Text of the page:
Wanda and Chris Ball stood amid a sea of posters adorned with the face of their son Kye.
The 16-year-old took his own life March 20. Despite drowning in their pain, the couple from Indian Head are using their grief to fight for more supports for those struggling with mental health.
“I mean these kids are the future of this province and without them, where are we going to be,” Wanda said.
The Ball family and roughly 100 others, many of whom have lost a loved one to suicide, walked from the Royal Saskatchewan Museum, down Albert Street, to the Legislature to raise awareness about mental health.
Wanda Ball is frustrated by what she see as gaps in the health care system, ones that Kye fell through.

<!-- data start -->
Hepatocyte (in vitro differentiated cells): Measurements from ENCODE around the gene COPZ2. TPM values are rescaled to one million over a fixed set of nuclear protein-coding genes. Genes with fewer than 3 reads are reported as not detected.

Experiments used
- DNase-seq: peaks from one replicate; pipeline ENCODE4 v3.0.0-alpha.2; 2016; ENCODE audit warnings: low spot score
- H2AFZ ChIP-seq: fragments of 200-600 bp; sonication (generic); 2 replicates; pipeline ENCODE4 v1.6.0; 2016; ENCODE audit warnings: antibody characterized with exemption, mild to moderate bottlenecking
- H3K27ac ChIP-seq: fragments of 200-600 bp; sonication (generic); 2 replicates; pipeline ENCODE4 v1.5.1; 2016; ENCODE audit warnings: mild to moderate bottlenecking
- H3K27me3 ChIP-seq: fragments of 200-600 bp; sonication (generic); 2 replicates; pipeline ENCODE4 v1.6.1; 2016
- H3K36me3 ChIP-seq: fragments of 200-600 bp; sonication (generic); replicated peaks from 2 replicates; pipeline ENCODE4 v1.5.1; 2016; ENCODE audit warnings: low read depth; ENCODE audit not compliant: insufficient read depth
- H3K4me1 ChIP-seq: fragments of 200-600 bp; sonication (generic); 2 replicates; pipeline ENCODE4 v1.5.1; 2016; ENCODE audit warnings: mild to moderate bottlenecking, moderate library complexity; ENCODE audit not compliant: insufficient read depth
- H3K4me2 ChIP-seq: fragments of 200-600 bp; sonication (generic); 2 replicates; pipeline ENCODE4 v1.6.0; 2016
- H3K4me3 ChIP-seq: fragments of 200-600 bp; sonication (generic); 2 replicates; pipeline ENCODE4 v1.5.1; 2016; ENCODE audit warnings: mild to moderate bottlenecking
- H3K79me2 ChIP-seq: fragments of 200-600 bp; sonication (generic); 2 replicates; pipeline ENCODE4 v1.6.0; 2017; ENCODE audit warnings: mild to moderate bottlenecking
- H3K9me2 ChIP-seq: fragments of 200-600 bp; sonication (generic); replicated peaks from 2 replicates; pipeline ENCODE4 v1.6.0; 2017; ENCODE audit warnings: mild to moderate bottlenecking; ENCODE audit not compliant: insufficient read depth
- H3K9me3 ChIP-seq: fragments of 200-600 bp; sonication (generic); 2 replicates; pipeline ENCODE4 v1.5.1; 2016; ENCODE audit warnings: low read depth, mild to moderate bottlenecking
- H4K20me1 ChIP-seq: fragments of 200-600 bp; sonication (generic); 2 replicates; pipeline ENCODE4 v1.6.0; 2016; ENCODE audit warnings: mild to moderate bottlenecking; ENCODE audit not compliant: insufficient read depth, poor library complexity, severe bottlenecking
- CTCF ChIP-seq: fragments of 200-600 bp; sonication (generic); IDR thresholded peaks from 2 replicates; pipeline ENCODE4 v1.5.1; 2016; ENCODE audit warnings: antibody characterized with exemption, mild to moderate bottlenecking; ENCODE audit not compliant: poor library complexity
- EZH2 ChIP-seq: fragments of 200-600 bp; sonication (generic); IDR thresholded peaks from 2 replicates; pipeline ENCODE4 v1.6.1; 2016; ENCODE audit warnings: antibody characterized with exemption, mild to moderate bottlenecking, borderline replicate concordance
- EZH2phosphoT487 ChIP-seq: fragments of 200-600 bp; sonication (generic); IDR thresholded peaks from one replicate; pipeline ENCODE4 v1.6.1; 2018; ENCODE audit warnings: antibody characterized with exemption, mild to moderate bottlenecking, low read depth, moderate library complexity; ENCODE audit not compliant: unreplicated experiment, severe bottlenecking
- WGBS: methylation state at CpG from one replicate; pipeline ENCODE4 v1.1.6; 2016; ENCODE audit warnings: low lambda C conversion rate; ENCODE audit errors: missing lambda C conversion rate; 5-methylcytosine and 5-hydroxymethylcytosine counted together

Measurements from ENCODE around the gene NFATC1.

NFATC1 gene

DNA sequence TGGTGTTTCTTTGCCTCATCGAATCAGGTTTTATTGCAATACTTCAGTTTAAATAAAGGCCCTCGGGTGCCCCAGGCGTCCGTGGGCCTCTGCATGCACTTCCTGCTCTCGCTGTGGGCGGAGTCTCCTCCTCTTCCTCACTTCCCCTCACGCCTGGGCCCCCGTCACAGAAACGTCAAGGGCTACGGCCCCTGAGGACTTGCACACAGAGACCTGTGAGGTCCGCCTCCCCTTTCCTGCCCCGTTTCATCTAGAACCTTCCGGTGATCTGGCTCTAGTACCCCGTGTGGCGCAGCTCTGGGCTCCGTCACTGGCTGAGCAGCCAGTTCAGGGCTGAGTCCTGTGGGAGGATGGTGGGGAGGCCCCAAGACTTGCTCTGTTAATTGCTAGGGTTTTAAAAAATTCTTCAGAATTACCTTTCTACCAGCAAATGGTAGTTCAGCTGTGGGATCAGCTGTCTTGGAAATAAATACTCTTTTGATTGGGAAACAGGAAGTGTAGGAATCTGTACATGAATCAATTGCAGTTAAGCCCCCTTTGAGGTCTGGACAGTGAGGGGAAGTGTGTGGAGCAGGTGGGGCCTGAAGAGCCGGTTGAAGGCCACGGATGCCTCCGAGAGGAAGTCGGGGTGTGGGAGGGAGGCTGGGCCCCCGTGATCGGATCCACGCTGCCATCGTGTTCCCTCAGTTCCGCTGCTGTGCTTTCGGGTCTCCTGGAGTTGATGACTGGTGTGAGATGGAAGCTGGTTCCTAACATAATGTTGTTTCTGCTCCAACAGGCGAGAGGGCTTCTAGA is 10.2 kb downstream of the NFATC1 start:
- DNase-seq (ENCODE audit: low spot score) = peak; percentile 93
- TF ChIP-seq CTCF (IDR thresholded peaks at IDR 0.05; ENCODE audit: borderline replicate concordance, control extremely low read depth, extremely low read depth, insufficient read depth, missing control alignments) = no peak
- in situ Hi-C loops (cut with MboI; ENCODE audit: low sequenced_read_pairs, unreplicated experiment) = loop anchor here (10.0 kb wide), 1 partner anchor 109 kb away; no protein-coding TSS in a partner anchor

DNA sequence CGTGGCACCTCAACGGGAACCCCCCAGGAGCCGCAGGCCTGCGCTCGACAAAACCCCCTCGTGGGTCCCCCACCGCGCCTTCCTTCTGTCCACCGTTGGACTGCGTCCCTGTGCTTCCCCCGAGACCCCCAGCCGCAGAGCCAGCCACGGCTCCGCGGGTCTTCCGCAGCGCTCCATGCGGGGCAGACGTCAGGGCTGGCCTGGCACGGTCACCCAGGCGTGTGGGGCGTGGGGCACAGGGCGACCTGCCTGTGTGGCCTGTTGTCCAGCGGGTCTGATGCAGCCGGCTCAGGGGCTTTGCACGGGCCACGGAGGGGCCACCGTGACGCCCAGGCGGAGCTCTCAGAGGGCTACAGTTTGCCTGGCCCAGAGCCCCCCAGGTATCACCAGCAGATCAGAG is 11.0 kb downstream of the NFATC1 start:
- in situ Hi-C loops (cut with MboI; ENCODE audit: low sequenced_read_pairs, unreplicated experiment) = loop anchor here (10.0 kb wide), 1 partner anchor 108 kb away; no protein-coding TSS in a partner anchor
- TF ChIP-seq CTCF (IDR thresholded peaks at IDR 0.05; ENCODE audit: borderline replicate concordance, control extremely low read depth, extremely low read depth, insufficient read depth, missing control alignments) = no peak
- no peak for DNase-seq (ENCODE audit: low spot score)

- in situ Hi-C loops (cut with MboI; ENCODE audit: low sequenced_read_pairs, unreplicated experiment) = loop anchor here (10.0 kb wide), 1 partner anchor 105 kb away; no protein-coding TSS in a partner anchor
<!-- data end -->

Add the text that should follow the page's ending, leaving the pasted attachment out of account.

“We spent three or four visits on the psychiatric ward, there were times we were sent home and shouldn’t have been, Kye’s social worker was meant to see him weekly and only saw him after the first 30 days,” Wanda explained. “Kye spent over 90 days at the shelter at which time we were told there was no where for him to go, so we brought him home and about a month later he took his life.”
Wanda wants the government to focus the resources it has on prevention rather than crisis intervention, which is often inadequate, she said, and too late for people like Kye.
“There needs to be a place for these kids to go where they can be safe when they’re not stable or safe enough to come home,” Wanda said.
Leading those on the walk, Wanda and Chris headed south to the legislature, the only goal, to prevent other families from enduring the pain they had.